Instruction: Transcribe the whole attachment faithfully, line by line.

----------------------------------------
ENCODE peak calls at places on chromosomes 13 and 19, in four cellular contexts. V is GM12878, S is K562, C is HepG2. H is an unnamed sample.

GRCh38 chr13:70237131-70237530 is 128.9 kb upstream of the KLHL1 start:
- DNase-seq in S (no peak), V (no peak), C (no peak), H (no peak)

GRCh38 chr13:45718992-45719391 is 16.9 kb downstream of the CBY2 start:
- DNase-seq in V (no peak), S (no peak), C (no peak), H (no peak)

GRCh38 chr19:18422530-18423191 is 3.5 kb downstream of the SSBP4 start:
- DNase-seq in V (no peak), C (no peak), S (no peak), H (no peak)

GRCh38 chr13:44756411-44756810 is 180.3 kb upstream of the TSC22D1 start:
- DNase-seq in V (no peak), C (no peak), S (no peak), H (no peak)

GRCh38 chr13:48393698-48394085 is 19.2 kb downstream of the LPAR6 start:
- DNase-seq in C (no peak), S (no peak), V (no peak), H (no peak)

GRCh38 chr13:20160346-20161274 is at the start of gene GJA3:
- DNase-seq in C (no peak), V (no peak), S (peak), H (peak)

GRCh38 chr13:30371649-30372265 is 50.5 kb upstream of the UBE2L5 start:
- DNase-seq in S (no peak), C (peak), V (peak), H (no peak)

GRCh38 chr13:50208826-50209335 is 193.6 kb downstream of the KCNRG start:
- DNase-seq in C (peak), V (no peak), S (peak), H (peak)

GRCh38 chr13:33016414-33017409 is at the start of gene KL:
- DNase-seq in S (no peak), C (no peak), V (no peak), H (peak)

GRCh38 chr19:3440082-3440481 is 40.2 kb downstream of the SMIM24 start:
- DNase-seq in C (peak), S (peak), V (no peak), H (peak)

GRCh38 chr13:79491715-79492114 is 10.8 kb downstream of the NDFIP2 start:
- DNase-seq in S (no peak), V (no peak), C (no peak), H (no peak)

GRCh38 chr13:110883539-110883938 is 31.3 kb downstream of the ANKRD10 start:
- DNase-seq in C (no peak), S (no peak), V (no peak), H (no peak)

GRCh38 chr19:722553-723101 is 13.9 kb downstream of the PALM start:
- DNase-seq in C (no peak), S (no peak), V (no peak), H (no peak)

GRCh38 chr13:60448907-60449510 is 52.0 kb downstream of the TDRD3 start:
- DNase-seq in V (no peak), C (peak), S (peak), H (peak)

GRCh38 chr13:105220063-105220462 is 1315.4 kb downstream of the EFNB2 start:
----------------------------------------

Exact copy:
ENCODE peak calls at places on chromosomes 13 and 19, in four cellular contexts. V is GM12878, S is K562, C is HepG2. H is an unnamed sample.

GRCh38 chr13:70237131-70237530 is 128.9 kb upstream of the KLHL1 start:
- DNase-seq in S (no peak), V (no peak), C (no peak), H (no peak)

GRCh38 chr13:45718992-45719391 is 16.9 kb downstream of the CBY2 start:
- DNase-seq in V (no peak), S (no peak), C (no peak), H (no peak)

GRCh38 chr19:18422530-18423191 is 3.5 kb downstream of the SSBP4 start:
- DNase-seq in V (no peak), C (no peak), S (no peak), H (no peak)

GRCh38 chr13:44756411-44756810 is 180.3 kb upstream of the TSC22D1 start:
- DNase-seq in V (no peak), C (no peak), S (no peak), H (no peak)

GRCh38 chr13:48393698-48394085 is 19.2 kb downstream of the LPAR6 start:
- DNase-seq in C (no peak), S (no peak), V (no peak), H (no peak)

GRCh38 chr13:20160346-20161274 is at the start of gene GJA3:
- DNase-seq in C (no peak), V (no peak), S (peak), H (peak)

GRCh38 chr13:30371649-30372265 is 50.5 kb upstream of the UBE2L5 start:
- DNase-seq in S (no peak), C (peak), V (peak), H (no peak)

GRCh38 chr13:50208826-50209335 is 193.6 kb downstream of the KCNRG start:
- DNase-seq in C (peak), V (no peak), S (peak), H (peak)

GRCh38 chr13:33016414-33017409 is at the start of gene KL:
- DNase-seq in S (no peak), C (no peak), V (no peak), H (peak)

GRCh38 chr19:3440082-3440481 is 40.2 kb downstream of the SMIM24 start:
- DNase-seq in C (peak), S (peak), V (no peak), H (peak)

GRCh38 chr13:79491715-79492114 is 10.8 kb downstream of the NDFIP2 start:
- DNase-seq in S (no peak), V (no peak), C (no peak), H (no peak)

GRCh38 chr13:110883539-110883938 is 31.3 kb downstream of the ANKRD10 start:
- DNase-seq in C (no peak), S (no peak), V (no peak), H (no peak)

GRCh38 chr19:722553-723101 is 13.9 kb downstream of the PALM start:
- DNase-seq in C (no peak), S (no peak), V (no peak), H (no peak)

GRCh38 chr13:60448907-60449510 is 52.0 kb downstream of the TDRD3 start:
- DNase-seq in V (no peak), C (peak), S (peak), H (peak)

GRCh38 chr13:105220063-105220462 is 1315.4 kb downstream of the EFNB2 start: